I used to imagine what plants and animals in a distant solar system’s Goldilocks zone – the habitable zone where temperatures allow for the presence of water and life – would look like and how their evolutionary timeline would differ from ours.
When we think of extraterrestrial life, it’s hard not to associate the idea with outlandish UFO conspiracists and eccentrics who move to the Mojave Desert waiting for alien contact, but the idea that there’s intelligent life out there isn’t inconceivable when considering the vastness of our known universe.
Even within our own solar system, scientists have recently discovered evidence suggesting Mars could have had life at some point in the past.
Astrophysicists and cosmologists like Stephen Hawking and Carl Sagan believed it was hard to imagine that there couldn’t be intelligent life elsewhere in the universe. They, too, often wondered what those lifeforms would be like.
Sagan had somewhat of a sympathetic view toward what intelligent life elsewhere might be like, and he believed that – if humans did ever come into contact with extraterrestrial life – we could learn from each other and communicate using mathematics. Similar to movies like “ET,” Sagan’s 1985 novel “Contact” expressed an optimistic view that human-alien relations could be amicable.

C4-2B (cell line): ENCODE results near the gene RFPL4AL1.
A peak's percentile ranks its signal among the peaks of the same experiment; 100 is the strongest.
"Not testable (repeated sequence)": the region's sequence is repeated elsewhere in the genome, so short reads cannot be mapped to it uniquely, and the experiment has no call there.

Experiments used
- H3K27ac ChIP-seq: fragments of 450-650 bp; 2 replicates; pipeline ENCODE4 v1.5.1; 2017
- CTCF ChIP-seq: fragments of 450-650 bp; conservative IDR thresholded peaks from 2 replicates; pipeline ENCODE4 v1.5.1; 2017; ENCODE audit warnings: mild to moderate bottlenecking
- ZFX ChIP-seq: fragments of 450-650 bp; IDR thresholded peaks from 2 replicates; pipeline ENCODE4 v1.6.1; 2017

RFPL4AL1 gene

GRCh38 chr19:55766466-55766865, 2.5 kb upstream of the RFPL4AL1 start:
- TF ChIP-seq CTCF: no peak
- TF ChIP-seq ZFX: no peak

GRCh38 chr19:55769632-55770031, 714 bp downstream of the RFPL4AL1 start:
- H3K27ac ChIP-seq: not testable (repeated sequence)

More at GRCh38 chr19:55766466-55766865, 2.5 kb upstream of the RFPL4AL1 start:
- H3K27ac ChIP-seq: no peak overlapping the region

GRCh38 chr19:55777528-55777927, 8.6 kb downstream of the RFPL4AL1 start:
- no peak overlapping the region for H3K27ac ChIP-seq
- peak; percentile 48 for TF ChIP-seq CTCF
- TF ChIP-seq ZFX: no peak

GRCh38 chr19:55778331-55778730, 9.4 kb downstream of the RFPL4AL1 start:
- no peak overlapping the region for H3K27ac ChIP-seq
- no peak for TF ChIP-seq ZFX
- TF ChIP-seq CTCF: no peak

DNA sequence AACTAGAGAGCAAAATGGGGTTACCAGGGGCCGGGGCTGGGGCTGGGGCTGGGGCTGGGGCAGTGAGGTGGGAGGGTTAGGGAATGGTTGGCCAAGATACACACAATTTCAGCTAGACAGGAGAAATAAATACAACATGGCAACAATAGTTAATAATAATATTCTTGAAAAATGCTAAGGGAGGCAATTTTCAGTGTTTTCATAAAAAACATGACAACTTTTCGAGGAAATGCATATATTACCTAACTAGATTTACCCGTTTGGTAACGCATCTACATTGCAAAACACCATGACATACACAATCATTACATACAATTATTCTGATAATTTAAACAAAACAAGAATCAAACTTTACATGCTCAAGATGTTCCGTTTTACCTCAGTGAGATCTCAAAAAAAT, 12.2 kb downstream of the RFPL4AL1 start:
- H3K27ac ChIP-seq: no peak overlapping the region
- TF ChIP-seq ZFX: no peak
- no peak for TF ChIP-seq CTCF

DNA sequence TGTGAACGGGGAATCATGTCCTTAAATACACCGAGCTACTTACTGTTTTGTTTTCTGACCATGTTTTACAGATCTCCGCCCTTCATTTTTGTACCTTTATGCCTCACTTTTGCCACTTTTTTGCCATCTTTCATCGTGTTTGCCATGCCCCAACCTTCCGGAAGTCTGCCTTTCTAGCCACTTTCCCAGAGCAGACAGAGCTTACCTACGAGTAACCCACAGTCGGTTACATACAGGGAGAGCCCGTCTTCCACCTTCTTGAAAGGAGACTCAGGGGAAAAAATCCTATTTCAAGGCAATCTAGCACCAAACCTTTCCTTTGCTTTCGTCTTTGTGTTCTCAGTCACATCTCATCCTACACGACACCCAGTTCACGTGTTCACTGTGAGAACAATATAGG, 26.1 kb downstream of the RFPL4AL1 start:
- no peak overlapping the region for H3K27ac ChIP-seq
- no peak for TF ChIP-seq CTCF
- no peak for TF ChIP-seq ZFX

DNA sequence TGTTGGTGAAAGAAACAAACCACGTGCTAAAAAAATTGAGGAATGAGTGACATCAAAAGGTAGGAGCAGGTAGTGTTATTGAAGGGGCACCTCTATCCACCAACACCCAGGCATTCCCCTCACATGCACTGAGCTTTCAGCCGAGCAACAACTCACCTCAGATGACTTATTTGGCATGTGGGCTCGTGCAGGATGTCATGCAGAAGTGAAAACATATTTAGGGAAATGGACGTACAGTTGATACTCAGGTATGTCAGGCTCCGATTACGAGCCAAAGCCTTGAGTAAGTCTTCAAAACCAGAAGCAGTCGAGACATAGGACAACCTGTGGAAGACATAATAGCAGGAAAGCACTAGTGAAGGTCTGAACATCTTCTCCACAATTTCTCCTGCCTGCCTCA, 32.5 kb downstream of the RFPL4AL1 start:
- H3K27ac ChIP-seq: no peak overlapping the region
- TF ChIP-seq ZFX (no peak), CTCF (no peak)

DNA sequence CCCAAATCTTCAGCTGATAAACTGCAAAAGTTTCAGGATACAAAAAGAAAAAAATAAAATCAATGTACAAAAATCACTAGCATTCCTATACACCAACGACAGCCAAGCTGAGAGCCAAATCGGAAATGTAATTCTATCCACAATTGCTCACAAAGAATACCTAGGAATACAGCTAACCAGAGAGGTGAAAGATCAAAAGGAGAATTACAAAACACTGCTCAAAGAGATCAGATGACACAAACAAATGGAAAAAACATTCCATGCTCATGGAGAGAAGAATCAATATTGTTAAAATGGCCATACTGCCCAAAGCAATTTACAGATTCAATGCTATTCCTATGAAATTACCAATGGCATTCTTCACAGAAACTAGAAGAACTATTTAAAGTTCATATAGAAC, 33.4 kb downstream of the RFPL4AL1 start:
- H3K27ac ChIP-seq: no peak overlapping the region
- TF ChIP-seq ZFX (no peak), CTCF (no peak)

It’s possible that a socially and technologically advanced alien race would abhor the violence and war that seems so widespread in our world today, but what if they were just as warlike as us?
Movies like “Battle of Los Angeles” (2011) and the “Alien” series imagined aliens this way. In movies such as these, the aliens are often depicted as genocidal and imperialistic, making human-alien relations hostile.
Stephen Hawking believed this is what alien contact could look like. In Hawking’s view, extraterrestrials would not go through the trouble of coming to Earth without wanting something, and he believed their motives would be nefarious.
Perhaps aliens in real life would view us as savages much like European colonizers viewed indigenous peoples throughout the world for centuries and use this to justify the exploitation and oppression of humans.
"Such advanced aliens would perhaps become nomads, looking to conquer and colonize whatever planets they could reach," Hawking said in 2010 on an episode of "Into the Universe with Stephen Hawking” on Discovery Channel.
"If so, it makes sense for them to exploit each new planet for material to build more spaceships so they could move on. Who knows what the limits would be?"
Still, Hawking said we should take our chances. “We must know,” he said.
Looking at these two conflicting views on what alien contact might look like, we can only hope that relations are as amicable as Sagan might’ve imagined if or when we make contact.
Until then, all we can do is wonder what that would be like.